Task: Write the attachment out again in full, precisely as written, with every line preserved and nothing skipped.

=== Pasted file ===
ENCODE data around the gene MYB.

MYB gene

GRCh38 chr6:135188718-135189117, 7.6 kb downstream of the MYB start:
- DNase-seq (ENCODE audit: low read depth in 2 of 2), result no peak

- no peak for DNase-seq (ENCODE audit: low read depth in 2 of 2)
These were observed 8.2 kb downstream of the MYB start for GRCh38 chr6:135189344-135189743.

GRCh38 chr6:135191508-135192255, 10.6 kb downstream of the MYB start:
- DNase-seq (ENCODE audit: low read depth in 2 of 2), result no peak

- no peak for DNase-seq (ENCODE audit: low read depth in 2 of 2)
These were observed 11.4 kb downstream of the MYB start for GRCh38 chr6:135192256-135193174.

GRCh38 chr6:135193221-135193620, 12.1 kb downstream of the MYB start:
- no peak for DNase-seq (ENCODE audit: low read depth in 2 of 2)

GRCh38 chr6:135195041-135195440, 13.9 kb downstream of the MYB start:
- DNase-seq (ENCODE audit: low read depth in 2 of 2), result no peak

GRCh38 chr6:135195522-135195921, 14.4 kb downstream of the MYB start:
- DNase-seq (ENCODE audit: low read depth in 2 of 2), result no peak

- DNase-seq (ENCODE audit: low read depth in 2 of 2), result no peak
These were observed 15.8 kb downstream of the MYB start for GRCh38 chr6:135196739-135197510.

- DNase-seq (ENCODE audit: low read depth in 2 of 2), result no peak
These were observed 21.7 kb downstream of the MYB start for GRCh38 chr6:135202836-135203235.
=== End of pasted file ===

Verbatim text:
ENCODE data around the gene MYB.

MYB gene

GRCh38 chr6:135188718-135189117, 7.6 kb downstream of the MYB start:
- DNase-seq (ENCODE audit: low read depth in 2 of 2), result no peak

- no peak for DNase-seq (ENCODE audit: low read depth in 2 of 2)
These were observed 8.2 kb downstream of the MYB start for GRCh38 chr6:135189344-135189743.

GRCh38 chr6:135191508-135192255, 10.6 kb downstream of the MYB start:
- DNase-seq (ENCODE audit: low read depth in 2 of 2), result no peak

- no peak for DNase-seq (ENCODE audit: low read depth in 2 of 2)
These were observed 11.4 kb downstream of the MYB start for GRCh38 chr6:135192256-135193174.

GRCh38 chr6:135193221-135193620, 12.1 kb downstream of the MYB start:
- no peak for DNase-seq (ENCODE audit: low read depth in 2 of 2)

GRCh38 chr6:135195041-135195440, 13.9 kb downstream of the MYB start:
- DNase-seq (ENCODE audit: low read depth in 2 of 2), result no peak

GRCh38 chr6:135195522-135195921, 14.4 kb downstream of the MYB start:
- DNase-seq (ENCODE audit: low read depth in 2 of 2), result no peak

- DNase-seq (ENCODE audit: low read depth in 2 of 2), result no peak
These were observed 15.8 kb downstream of the MYB start for GRCh38 chr6:135196739-135197510.

- DNase-seq (ENCODE audit: low read depth in 2 of 2), result no peak
These were observed 21.7 kb downstream of the MYB start for GRCh38 chr6:135202836-135203235.